This is an absolute gem of a book. The plot of this story does not contain any edge-of-the-seat excitements, no stunning revelations nor great insights into the human condition. Yet, despite that, I didn't want to put this book down. What Fabre—an author whose two-sentence Wikipedia entry describes as a...novelist who focuses 'on the lives of individuals on the margins of society'—has done is to let the reader experience a fellow human being.

The old adage is that an author should show, not tell, and this story has that in spades. I felt I was looking through the eyes of Pierre, an ordinary, slightly lonely, middle-aged man who tends bar in a Parisian café, watching his customers and fellow staff, and worrying a bit about his retirement. It's done well: it's thoughtful, poignant, and humorous. In only 115 pages I felt I knew Pierre and, to the extent he knew and understood them himself, all those around him.

I can't decide if this book will work for everyone. So many of Pierre's thoughts are set in a context of middle age. But, for those who can empathize with his concerns, this is well worth reading. ( )
18 vote TadAD | Oct 24, 2010 |
Showing 1-5 of 13 (next | show all)
no reviews | add a review

» Add other authors (2 possible)

Author nameRoleType of authorWork?Status
Dominique Fabreprimary authorall editionsconfirmed
Stump, JordanTranslatormain authorsome editionsconfirmed
You must log in to edit Common Knowledge data.
For more help see the Common Knowledge help page.
Series (with order)
Canonical title
Original title
Alternative titles
Original publication date
People/Characters
Important places
Important events
Related movies
Awards and honors
Epigraph
Oh yes! I hated Sundays,
Because that's the day when I think
And count the days past and to come.
-- Pierre Morhange
Dedication
First words
The waitress was new here.
Quotations
I've slept alone for too long. I've never even had a chance to try Viagra, which apparently works wonders, and ends lots of marriages, from what I hear in the cafe. I'd like to from time to time.
The young couple finally left, they seemed very much in love, the way people are when it's part-time, if you don't mind my saying.
Last words
(Click to show. Warning: May contain spoilers.)
Disambiguation notice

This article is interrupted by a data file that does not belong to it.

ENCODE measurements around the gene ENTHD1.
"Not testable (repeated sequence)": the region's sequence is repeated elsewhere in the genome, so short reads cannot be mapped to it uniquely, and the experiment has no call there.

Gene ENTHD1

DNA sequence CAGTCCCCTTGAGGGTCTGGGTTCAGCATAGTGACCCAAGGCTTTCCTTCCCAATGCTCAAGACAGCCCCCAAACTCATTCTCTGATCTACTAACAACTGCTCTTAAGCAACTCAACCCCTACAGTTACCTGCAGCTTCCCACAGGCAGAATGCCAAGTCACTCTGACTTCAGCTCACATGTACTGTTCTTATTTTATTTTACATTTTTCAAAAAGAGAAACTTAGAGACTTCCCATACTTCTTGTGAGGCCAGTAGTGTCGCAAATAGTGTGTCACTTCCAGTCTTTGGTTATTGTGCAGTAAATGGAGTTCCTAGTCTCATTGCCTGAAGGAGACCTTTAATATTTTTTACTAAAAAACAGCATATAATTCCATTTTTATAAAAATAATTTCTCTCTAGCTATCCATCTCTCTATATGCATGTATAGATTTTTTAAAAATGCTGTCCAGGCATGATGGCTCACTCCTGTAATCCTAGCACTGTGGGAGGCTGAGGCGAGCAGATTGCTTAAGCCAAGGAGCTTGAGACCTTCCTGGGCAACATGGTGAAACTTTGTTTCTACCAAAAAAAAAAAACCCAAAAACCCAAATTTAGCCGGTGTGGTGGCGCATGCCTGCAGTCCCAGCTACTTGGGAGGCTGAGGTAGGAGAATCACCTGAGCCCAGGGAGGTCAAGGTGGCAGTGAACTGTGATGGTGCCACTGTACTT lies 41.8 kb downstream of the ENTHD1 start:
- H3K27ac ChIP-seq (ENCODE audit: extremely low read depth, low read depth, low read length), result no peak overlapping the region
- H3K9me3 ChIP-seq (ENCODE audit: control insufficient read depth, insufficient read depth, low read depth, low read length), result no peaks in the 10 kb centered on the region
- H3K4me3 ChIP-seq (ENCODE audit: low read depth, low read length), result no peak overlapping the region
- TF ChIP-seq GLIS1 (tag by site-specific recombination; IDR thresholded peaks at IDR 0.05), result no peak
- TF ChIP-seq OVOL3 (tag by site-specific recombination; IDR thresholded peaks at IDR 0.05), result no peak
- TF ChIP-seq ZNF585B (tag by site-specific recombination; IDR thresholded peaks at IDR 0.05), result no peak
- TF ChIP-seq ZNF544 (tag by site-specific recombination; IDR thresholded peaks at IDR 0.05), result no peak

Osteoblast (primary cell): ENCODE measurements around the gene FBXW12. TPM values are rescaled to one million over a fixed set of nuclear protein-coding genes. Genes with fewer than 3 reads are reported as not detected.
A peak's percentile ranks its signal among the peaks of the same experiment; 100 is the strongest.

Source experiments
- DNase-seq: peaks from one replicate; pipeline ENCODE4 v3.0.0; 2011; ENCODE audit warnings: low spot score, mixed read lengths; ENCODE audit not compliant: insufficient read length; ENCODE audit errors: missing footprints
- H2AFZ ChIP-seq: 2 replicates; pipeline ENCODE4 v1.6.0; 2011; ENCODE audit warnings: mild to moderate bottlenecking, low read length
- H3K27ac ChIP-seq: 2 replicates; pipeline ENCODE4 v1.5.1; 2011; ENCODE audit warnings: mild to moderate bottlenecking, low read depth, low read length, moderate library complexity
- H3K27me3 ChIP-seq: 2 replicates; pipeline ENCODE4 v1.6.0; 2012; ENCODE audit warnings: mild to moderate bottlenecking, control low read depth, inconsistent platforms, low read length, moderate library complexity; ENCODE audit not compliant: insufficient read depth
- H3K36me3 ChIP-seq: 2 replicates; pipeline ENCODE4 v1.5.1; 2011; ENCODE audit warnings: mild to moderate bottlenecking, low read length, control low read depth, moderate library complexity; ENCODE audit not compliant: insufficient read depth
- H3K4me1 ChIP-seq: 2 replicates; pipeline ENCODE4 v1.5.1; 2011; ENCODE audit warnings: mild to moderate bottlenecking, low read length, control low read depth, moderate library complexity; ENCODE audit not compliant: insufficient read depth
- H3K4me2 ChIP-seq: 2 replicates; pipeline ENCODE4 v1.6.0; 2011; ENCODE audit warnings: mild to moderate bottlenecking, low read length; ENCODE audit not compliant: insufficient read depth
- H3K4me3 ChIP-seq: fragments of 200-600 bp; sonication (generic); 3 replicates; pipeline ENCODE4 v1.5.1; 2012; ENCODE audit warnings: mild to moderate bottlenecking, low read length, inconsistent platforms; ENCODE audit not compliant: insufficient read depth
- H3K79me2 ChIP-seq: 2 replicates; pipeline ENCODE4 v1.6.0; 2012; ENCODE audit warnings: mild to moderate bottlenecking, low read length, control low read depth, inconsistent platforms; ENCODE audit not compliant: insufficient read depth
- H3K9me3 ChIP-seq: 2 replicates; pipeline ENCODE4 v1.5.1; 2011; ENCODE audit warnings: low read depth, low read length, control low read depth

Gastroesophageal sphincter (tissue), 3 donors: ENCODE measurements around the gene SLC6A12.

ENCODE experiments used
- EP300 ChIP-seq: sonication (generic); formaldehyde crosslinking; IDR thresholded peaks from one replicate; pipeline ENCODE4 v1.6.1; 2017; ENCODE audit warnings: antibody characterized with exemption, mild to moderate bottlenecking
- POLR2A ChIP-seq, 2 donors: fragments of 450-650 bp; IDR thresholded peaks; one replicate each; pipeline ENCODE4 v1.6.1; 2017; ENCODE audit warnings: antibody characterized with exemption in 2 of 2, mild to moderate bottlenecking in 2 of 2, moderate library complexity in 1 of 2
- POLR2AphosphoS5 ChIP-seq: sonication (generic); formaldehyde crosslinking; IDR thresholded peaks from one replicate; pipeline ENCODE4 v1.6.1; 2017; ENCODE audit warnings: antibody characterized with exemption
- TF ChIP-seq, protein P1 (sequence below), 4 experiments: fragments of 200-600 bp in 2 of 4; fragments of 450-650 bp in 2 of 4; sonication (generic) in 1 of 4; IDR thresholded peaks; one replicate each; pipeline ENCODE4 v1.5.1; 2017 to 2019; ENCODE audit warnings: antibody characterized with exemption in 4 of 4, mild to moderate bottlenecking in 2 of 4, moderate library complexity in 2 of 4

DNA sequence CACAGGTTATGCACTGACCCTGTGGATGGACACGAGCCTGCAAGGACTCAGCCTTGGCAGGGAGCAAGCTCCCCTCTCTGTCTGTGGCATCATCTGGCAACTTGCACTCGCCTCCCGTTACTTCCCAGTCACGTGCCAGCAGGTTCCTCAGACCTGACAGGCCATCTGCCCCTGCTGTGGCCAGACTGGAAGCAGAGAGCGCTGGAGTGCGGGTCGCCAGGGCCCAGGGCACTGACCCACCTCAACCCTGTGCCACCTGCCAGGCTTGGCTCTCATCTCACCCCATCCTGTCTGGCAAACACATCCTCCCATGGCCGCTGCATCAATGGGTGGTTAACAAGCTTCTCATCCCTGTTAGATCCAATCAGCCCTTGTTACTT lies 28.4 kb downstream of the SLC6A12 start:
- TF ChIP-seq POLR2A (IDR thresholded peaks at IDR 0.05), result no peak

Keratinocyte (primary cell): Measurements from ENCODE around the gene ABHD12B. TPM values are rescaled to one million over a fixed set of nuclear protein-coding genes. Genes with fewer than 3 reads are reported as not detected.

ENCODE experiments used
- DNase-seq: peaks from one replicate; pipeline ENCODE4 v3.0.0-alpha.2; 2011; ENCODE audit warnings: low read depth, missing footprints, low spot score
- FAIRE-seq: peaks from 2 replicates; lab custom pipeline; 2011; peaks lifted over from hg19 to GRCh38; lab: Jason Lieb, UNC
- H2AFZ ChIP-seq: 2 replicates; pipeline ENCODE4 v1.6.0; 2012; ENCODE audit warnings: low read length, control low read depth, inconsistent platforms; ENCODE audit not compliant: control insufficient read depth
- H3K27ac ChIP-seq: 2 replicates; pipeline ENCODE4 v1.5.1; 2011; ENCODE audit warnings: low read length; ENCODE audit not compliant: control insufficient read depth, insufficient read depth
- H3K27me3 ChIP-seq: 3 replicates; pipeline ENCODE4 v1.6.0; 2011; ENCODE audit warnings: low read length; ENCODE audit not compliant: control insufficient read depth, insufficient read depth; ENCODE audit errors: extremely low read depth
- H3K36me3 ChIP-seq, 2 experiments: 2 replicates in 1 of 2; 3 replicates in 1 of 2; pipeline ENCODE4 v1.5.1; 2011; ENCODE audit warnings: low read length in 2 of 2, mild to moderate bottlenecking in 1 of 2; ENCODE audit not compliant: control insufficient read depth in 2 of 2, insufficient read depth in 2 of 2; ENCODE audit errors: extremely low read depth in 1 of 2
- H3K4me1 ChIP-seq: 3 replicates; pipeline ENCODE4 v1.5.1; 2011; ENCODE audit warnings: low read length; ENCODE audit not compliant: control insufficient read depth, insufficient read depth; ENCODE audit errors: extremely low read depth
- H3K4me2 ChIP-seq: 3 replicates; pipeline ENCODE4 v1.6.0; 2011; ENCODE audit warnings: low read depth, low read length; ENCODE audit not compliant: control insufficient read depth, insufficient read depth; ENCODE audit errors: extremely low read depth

Publisher's editors
Blurbers
Publisher series
Original language

References to this work on external resources.

Wikipedia in English (1)

Book description
Haiku summary

Amazon.com Product Description (ISBN 0977857697, Paperback)

“A tiny fragment of life, simply told and yet touching in the extreme.”—French Book News

Pierre, a lifelong Parisian waiter, watches people come and go, sizing them up with great accuracy and empathy. Pierre doesn’t look outside too much; he prefers to let the world come to him. When the café goes under, Pierre finds himself at a loss. As we follow his stream of thought over three days, Pierre’s humanity and profound solitude are revealed.

Dominique Fabre is the author of six novels. He won the Marcel Pagnol Prize for Fantômes in 2001. The Waitress was New is his first book to appear in English.

Jordan Stump is a noted translator of modern French novelists, including Marie Redonnet and Éric Chevillard.

(retrieved from Amazon Mon, 30 Sep 2013 13:59:47 -0400)

No library descriptions found.

Quick Links

Swap Ebooks Audio
13 wanted1 pay

Popular covers

Rating

Average: (4.03)
0.5
1
1.5
2
2.5
3 4
3.5 4
4 21
4.5 6
5 4

Archipelago Books

An edition of this book was published by Archipelago Books.

» Publisher information page

Is this you?

Become a LibraryThing Author.

 

Help/FAQs | About | Privacy/Terms | Blog | Contact | LibraryThing.com | APIs | WikiThing | Common Knowledge | Legacy Libraries | Early Reviewers | 93,413,255 books! | Top bar: Always visible